Mocking multipart/form-data HttpRequestMessage for testing ASP.NET ApiController


I recently had a problem where I needed to unit test an ApiController action that read data off of the controller’s request object, in other words, something that looks like this:

The real-world action receives a multipart/form-data request (a form), which contains an uploaded file as one of its fields. Reading the form fields and file data from the ‘Request’ object is not particularly difficult, but figuring out how to mock the HttpRequestMessage was a non-trivial exercise, which is why I thought I’d share it here.

Note: there is a distinct difference between how this gets done for ASP.NET Web API and how it can be done for MVC (which is better supported on StackOverflow, etc from what I could find)

The final solution is actually reasonably straightforward, but it took me a long time to figure out, so here goes

Another note: the unit testing framework used is NUnit and the assumption here is that you already have your test environment set up, with a class to contain the tests for your ApiController

First, I created a helper method in my test class to build the mocked MultiPartFormDataContent

Note: The ‘boundary’ can be anything you choose as long as it doesn’t appear in the form data (see W3.org for more info on multipart/form-data)

Now that you have the MultiPartFormDataContent mock set up, the controller under test can then be created like this (for example):

And voila! Controller action relying on ‘Request’ data can now be tested.

15 thoughts on “Mocking multipart/form-data HttpRequestMessage for testing ASP.NET ApiController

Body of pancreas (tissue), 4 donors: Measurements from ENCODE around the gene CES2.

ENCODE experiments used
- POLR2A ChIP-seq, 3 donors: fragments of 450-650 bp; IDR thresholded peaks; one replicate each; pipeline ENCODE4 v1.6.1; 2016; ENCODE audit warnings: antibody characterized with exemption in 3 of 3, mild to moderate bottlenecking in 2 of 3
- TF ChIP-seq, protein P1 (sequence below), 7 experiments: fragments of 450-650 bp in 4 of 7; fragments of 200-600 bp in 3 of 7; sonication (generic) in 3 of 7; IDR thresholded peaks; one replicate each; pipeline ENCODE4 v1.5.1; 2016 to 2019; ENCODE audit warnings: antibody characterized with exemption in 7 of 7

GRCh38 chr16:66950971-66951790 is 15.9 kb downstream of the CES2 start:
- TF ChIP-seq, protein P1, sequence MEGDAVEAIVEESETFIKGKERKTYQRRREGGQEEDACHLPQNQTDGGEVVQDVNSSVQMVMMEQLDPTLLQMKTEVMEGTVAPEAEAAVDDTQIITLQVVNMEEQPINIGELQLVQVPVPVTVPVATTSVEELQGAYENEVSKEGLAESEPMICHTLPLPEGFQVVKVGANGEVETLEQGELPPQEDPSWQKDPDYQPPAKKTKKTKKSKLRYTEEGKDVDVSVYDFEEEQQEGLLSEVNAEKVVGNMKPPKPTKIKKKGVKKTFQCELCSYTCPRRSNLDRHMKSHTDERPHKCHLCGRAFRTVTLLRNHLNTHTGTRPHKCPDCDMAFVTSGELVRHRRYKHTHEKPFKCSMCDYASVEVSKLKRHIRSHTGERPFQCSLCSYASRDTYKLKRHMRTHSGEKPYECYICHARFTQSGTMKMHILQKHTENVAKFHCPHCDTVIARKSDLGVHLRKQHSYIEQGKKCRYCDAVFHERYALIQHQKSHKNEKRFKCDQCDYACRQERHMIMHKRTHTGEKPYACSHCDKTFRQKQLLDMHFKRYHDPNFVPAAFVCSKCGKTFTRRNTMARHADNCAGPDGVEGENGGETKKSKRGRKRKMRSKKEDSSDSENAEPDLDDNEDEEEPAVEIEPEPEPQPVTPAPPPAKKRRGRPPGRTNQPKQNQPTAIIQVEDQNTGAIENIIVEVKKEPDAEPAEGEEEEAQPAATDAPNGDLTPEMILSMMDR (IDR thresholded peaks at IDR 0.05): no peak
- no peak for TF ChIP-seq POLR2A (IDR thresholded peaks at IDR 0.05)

1. This is a great write-up and was really helpful to get me started so thank you for that. However, I’m wondering if you do anything with clean-up to avoid test.file from being written into the file system every time a test runs. I have multiple tests that will run asynchronously so I’m generating the file name for each test by using Guid.NewGuid(), which means each test then creates a new file in the file system. I’ve got a cleanup method with a TestFixtureTearDown, but I’m getting an error when trying to delete the files because the files are being used by other processes.

    Thanks!

    1. Hi Andrew,

      I’ve been meaning to write to you, but keep forgetting! I no longer have access to the project where I used this mock, but as far as I can recall, we didn’t really concern ourselves about the file cleanup (for better or for worse). Have you solved the problem? If so, I would love to incorporate your solution into this post.

      Cheers!

  2. Hi William,

    Nice writeup, it helped me in unit testing the controller.
    To avoid test file creation and cleanup we changed:
    From:
    using (var outFile = new StreamWriter(testFile))
    {
    outFile.WriteLine(“bleh bleh bleh”);
    }

    var fileStream = new FileStream(testFile, FileMode.Open, FileAccess.Read);
    To:
    var streamContent = new StreamContent(new MemoryStream(new byte[0]));

    It does the job!

  3. Except that, by default, it won’t recognize the POST data as multipart/form-data, even if you specify that in the Content-Type and use [FromBody] in your Post call. It will never get past the first exception – either the Request will be null, or you’ll get an error saying there’s no formatter for multipart/form-data. And even if you add one into the Register function in WebApiConfig like I found on https://stackoverflow.com/questions/30544009/no-mediatypeformatter-is-available-to-read-an-object-of-type-advertisement-in/30544420 – it will then tell you that the POST method is not supported. I wasted so much time with getting a multipart/form-data posting to POST. Ultimately I formatted it as JSON and used Content-Type of “application/json;charset=UTF-8” and posted using xhr.send(JSON.stringify(myJsonObject)); Then I could get it on the Post side by setting up an MVC model and putting that, along with [FromBody], as a parameter in my Post function.

    1. Hi Tom, I’m not entirely sure I understand which part of the write-up you are referring to. This worked EXACTLY as I described and successfully at that. Please elaborate.